Last, but not least, weighing the parts down or burying them would have gotten them away from the police. Instead, over and over again, the killer used a method that more or less ensured that the body parts were found.
If you want to conceal things, that is not the way to go about it. We have discussed this before, and that stands.

Was it "typically Victorian"? His analysis seems pretty sensible, and no doubt many modern investigators would arrive at the same conclusions.

The victorians apparently believed that all dismemberment murders were murders aiming at concealing the deeds. And Hebbert apparently thought that a dismemberment murder must by nature be less governed by "satyriasis" than the Ripper murders were.

Go figure.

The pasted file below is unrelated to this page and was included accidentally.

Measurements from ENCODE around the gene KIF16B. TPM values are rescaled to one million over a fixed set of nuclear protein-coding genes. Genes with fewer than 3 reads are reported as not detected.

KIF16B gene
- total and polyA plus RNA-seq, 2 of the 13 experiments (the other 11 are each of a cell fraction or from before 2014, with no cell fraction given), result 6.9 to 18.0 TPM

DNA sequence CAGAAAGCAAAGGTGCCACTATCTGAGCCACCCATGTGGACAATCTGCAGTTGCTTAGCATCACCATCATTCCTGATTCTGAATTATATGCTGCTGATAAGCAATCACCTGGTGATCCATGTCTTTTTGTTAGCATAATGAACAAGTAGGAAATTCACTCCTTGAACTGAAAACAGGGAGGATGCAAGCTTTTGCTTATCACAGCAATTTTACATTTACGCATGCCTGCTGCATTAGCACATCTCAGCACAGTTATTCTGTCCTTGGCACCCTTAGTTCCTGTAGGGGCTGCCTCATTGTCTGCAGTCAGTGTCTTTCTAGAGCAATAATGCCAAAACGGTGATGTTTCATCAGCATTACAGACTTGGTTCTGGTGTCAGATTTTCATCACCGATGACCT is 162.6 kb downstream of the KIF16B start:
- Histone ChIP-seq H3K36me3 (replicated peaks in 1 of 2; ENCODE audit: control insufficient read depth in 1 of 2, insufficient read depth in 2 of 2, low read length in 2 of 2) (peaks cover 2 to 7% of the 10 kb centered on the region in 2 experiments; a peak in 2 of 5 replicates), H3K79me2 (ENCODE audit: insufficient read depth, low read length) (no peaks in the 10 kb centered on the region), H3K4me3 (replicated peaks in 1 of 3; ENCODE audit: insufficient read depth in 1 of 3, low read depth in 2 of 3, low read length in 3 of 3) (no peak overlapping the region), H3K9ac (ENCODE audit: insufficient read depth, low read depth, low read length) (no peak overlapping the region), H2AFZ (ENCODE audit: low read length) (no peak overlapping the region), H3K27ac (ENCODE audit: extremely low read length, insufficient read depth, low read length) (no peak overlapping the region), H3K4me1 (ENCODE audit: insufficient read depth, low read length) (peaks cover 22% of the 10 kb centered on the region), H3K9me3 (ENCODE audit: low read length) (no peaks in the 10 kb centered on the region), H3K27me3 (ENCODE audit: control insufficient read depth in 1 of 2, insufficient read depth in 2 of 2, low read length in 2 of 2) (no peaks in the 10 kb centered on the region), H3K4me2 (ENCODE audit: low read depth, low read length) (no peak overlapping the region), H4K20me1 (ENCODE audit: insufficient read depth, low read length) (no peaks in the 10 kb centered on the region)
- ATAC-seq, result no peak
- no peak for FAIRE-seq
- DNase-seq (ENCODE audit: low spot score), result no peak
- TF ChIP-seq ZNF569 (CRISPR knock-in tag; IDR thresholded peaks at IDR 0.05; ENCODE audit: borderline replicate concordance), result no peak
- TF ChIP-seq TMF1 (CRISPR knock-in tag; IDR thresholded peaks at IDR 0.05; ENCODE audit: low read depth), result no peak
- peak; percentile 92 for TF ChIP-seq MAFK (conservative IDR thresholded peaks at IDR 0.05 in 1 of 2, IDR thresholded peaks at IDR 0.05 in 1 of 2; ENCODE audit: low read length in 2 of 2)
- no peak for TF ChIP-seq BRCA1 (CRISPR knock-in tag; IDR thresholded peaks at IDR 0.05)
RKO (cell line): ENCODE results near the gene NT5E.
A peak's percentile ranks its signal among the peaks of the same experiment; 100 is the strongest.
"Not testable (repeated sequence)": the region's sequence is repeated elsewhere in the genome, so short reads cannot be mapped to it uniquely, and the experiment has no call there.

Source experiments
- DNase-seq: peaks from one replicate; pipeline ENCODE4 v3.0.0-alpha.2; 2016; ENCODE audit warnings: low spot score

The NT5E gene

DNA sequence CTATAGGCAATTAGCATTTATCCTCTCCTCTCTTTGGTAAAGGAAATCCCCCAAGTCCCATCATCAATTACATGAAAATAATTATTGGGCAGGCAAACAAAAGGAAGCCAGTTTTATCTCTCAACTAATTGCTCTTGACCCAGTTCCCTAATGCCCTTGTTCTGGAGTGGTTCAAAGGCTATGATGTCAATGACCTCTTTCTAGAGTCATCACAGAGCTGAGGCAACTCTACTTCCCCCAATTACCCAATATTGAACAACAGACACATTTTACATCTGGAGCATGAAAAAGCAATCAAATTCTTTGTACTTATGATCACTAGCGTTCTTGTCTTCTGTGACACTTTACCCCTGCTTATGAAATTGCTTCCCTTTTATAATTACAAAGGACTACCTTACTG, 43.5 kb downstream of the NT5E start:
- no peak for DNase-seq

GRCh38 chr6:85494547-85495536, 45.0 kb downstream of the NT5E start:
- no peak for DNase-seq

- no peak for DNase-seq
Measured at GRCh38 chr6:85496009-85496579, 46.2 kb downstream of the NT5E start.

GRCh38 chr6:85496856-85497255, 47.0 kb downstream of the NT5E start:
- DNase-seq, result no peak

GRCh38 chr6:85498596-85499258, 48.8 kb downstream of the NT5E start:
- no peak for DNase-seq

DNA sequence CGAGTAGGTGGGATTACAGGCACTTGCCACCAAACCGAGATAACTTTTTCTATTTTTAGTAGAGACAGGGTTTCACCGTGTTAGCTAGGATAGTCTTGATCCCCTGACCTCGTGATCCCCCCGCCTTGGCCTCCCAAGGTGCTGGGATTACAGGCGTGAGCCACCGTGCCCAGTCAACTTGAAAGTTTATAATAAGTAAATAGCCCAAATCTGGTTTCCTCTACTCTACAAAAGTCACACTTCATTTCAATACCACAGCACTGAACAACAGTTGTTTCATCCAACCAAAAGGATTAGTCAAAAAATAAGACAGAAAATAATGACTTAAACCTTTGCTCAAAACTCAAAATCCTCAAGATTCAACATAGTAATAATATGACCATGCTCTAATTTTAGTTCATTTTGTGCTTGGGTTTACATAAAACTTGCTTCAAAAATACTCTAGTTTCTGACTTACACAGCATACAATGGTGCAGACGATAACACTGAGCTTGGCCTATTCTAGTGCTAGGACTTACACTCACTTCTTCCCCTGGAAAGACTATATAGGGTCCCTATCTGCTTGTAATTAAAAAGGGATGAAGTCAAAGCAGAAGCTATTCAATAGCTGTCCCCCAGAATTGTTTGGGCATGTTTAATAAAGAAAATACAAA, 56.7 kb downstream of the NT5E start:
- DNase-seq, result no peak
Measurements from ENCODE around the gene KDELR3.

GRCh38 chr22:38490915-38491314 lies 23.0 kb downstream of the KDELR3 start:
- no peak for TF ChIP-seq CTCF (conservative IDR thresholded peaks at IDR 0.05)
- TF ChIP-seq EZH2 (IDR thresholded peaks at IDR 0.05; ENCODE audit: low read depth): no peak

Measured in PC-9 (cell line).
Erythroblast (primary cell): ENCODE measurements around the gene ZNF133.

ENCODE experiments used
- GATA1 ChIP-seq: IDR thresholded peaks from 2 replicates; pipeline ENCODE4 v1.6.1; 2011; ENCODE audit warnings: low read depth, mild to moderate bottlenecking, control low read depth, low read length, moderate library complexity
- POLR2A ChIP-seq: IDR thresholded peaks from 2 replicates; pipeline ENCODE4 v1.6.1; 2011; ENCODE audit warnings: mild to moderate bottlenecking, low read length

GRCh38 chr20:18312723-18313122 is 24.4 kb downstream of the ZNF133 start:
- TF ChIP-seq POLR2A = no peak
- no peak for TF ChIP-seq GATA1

We can´t. Neither of us. That´s the whole point. Saying that the torso killer was skilled as shown by the dismemberments can never tell him apart in that respect from the Ripper, since the Ripper never dismembered.

Must we? Phillips' own description of Annie Chapman's wounds points to a very messy, clumsy and improvised evisceration.

If we say that we should take the words of the specialists who saw the bodies as the best information - and that is what Dusty said he did when it came to Hebbert and his comparison between the Ripper and the torso man - then Phillips words should get that status too. It is the consequence that follows from Dustys reasoning.